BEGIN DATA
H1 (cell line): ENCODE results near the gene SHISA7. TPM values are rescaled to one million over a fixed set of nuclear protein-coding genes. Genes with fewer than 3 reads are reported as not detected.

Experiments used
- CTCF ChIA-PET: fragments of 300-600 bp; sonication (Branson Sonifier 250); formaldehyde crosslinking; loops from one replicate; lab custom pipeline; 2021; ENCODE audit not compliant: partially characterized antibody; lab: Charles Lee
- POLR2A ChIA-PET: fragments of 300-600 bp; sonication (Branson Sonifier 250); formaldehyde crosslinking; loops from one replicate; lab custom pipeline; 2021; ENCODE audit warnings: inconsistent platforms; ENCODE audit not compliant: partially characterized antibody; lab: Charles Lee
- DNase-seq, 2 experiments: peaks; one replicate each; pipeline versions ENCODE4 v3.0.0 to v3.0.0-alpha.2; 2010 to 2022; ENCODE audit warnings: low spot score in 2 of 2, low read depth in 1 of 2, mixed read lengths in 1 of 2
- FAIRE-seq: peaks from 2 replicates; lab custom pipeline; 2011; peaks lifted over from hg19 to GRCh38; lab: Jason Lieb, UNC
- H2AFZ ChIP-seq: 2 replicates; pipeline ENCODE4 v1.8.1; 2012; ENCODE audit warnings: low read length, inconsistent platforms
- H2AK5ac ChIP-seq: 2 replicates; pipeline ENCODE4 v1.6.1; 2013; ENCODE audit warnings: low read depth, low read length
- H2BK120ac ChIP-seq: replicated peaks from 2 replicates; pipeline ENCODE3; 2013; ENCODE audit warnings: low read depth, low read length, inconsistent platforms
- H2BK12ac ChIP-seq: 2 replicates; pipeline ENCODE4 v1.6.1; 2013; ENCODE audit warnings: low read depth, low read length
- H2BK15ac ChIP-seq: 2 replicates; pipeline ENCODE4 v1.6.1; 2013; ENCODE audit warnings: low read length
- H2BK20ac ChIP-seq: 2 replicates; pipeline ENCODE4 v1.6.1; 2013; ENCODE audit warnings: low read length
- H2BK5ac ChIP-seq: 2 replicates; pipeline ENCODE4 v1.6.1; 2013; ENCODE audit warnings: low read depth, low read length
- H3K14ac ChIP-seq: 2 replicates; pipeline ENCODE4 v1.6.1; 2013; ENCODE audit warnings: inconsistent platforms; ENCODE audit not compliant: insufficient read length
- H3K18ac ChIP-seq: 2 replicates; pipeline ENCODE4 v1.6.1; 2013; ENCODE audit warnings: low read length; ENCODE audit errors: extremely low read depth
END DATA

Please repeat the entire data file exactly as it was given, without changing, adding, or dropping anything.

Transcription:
H1 (cell line): ENCODE results near the gene SHISA7. TPM values are rescaled to one million over a fixed set of nuclear protein-coding genes. Genes with fewer than 3 reads are reported as not detected.

Experiments used
- CTCF ChIA-PET: fragments of 300-600 bp; sonication (Branson Sonifier 250); formaldehyde crosslinking; loops from one replicate; lab custom pipeline; 2021; ENCODE audit not compliant: partially characterized antibody; lab: Charles Lee
- POLR2A ChIA-PET: fragments of 300-600 bp; sonication (Branson Sonifier 250); formaldehyde crosslinking; loops from one replicate; lab custom pipeline; 2021; ENCODE audit warnings: inconsistent platforms; ENCODE audit not compliant: partially characterized antibody; lab: Charles Lee
- DNase-seq, 2 experiments: peaks; one replicate each; pipeline versions ENCODE4 v3.0.0 to v3.0.0-alpha.2; 2010 to 2022; ENCODE audit warnings: low spot score in 2 of 2, low read depth in 1 of 2, mixed read lengths in 1 of 2
- FAIRE-seq: peaks from 2 replicates; lab custom pipeline; 2011; peaks lifted over from hg19 to GRCh38; lab: Jason Lieb, UNC
- H2AFZ ChIP-seq: 2 replicates; pipeline ENCODE4 v1.8.1; 2012; ENCODE audit warnings: low read length, inconsistent platforms
- H2AK5ac ChIP-seq: 2 replicates; pipeline ENCODE4 v1.6.1; 2013; ENCODE audit warnings: low read depth, low read length
- H2BK120ac ChIP-seq: replicated peaks from 2 replicates; pipeline ENCODE3; 2013; ENCODE audit warnings: low read depth, low read length, inconsistent platforms
- H2BK12ac ChIP-seq: 2 replicates; pipeline ENCODE4 v1.6.1; 2013; ENCODE audit warnings: low read depth, low read length
- H2BK15ac ChIP-seq: 2 replicates; pipeline ENCODE4 v1.6.1; 2013; ENCODE audit warnings: low read length
- H2BK20ac ChIP-seq: 2 replicates; pipeline ENCODE4 v1.6.1; 2013; ENCODE audit warnings: low read length
- H2BK5ac ChIP-seq: 2 replicates; pipeline ENCODE4 v1.6.1; 2013; ENCODE audit warnings: low read depth, low read length
- H3K14ac ChIP-seq: 2 replicates; pipeline ENCODE4 v1.6.1; 2013; ENCODE audit warnings: inconsistent platforms; ENCODE audit not compliant: insufficient read length
- H3K18ac ChIP-seq: 2 replicates; pipeline ENCODE4 v1.6.1; 2013; ENCODE audit warnings: low read length; ENCODE audit errors: extremely low read depth